12. F-22 weights 24 579 kg with 50% fuel, 2 Sidewinder and 4 AMRAAM, and has 31 751 kgf of thrust on afterburner, giving it TWR of 1,29. In same configuration, Typhoon weights 14 427 kg and has 18 144 kgf of thrust on afterburner, giving it TWR of 1,26. Thus, while F-22 has TWR advantage, it is not as large as author claims, and is not enough to offset its disadvantage in wing loading. Nor will thrust vectoring help it evade missiles, for energy loss is too great and leaves it vulnerable to further attacks even if first missile is evaded.
  13. While F-22 has reduced temperture of exhaust – a very useful thing – it did come at cost of performance, and it did nothing to adress the IR signature of aircraft as a whole.
  14. While weapons advance over time, so do countermeasures, and new weapons and technologies very quickly cease to give a noticeable advantage. As such, visual-range dogfights being thing of the past is not a reliable assumption.
  15. In visual range, F-22 provides neither numerical nor qualitative performance required for securing a victory, or coming close to securing it. F-35, on the other hand, is a sitting duck in a visual range fight, leaving F-22s to fend for themselves once F-16s and F-15s numbers are reduced sufficiently.
  16. F-22 is 19 meters long, has a wing span of 13,4 meters and weights almost 20 tons when empty. Closest-sized aircraft it may face one day, Su-35, is 22 meters long, has 15,3 meter-wingspan, but weights little less than 18,5 tons when empty. Versus Typhoon, a smaller aircraft with lower wing loading, F-22 is at disadvantage as it takes longer to transit from one maneuver to another, and cannot turn as tightly as Typhoon can. While F-22’s superior TWR will provide it with slight energy advantage as fight drags on, assuming it does not use thrust vectoring, Typhoon’s lower wing loading, smaller size and superior aerodynamics will make a victory for F-22 far from guaranteed even in a prolonged fight.
  17. BVR IFF system is yet to prove reliable, and F-22 has neither advanced IRST or optical suite that may make reliable BVR ID possible.
  18. PAK FA, with its wide lifting body, low drag, IRST, and thrust-to-weight ratio only slightly worse than F-22s, will prove a dangerous opponent to F-22, assuming these two aircraft ever go face-to-face – a highly unlikely scenario.

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JSF issues

Posted by picard578 on November 17, 2012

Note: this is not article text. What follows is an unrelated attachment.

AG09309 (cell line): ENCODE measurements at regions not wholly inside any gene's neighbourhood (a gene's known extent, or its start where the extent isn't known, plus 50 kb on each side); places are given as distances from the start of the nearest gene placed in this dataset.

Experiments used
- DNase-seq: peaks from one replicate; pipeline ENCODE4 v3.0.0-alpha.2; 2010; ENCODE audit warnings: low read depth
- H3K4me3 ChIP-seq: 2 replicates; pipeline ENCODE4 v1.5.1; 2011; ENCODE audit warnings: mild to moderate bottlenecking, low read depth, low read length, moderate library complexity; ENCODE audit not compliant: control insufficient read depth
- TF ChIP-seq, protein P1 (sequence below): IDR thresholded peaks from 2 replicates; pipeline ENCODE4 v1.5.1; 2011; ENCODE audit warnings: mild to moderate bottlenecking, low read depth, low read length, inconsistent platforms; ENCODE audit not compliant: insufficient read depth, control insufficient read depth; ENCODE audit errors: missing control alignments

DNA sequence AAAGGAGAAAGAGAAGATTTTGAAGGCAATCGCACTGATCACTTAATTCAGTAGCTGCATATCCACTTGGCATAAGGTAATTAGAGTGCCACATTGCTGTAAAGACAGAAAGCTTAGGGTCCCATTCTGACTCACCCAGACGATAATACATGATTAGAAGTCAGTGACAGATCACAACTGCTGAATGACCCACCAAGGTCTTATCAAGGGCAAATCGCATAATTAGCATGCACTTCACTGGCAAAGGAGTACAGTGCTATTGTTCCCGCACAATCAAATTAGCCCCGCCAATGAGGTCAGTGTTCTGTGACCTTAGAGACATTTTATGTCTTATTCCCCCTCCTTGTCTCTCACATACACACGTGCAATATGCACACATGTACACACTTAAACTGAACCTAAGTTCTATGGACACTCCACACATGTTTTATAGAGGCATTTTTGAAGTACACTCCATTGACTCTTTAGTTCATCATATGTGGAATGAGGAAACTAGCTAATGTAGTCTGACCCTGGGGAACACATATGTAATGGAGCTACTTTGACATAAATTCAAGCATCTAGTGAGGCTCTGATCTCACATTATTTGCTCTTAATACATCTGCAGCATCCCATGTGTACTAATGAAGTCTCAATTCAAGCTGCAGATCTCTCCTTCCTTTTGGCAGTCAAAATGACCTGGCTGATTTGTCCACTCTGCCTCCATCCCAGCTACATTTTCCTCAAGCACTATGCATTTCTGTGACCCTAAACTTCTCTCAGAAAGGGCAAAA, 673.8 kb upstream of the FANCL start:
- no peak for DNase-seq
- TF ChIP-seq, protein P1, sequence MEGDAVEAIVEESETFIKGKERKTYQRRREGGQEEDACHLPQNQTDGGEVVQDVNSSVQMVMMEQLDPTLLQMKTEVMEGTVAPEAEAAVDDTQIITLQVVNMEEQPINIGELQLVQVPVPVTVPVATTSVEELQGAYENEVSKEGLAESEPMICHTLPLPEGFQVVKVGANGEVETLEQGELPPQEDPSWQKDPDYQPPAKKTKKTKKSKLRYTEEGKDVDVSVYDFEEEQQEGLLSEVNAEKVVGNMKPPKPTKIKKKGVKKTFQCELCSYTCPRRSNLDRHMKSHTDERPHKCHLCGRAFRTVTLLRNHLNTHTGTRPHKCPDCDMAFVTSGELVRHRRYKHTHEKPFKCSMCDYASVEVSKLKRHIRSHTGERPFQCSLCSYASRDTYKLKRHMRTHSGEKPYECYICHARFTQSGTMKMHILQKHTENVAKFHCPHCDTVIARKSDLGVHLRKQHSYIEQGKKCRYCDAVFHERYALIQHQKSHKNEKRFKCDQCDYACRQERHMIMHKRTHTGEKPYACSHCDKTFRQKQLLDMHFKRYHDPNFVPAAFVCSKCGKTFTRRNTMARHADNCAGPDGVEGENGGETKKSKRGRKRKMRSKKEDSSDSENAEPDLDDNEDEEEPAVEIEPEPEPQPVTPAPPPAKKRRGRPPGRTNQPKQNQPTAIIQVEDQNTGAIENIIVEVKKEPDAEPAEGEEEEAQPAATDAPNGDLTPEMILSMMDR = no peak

From Eric Palmer’s blog:

JSF issues

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US looking to a new generation fighter

Posted by picard578 on November 10, 2012

Despite F-22 choking its pilots – issue that may not have been solved even now – and F-35 having more problems than all European armaments programmes put together, US Department of Defense has decided that work should begin on a new stealth aircraft. It is easy to understand why – with F-22 out of production, and F-35 facing massive cuts in orders, US military aviation giants – Lockheed Martin, and Boeing – are desperate to find a new cow to milk. Ever since General Dynamics and Northrop Grumann have stopped producing fighter aircraft, these two firms have had free rein of US aviation industry. That situation has resulted in averagely effective and cripplingly expensive F-22, and utterly ineffective but almost-as-expensive F-35.

That decision comes in face of proposed budgetary cuts, and may indeed be a way for armaments industry to make cuts irrelevant, by inducing cost overruns that will have to be paid by taxpayers. While it certainly is useful for keeping industry going, it is hard to see why next platform has to be LO or VLO, as neither F-22 or F-35 are more advanced or more useful than their European counterparts.

Contrary to the claims in the article, F-35 is anything but high-performance aircraft. It is low-performance fighter/bomber/AWACS mix that does many things, but none well. However, as F-35 has harmed defense industry of US alleged allies – in reality, occupied countries – only high-performance fighters in production in these countries are French Dassault Rafale and multinational Eurofighter Typhoon, latter of whom is suffering cuts due to budgetary reductions as well as US diplomatic pressure aimed at making room for low-performance gold-plated F-35 bomber.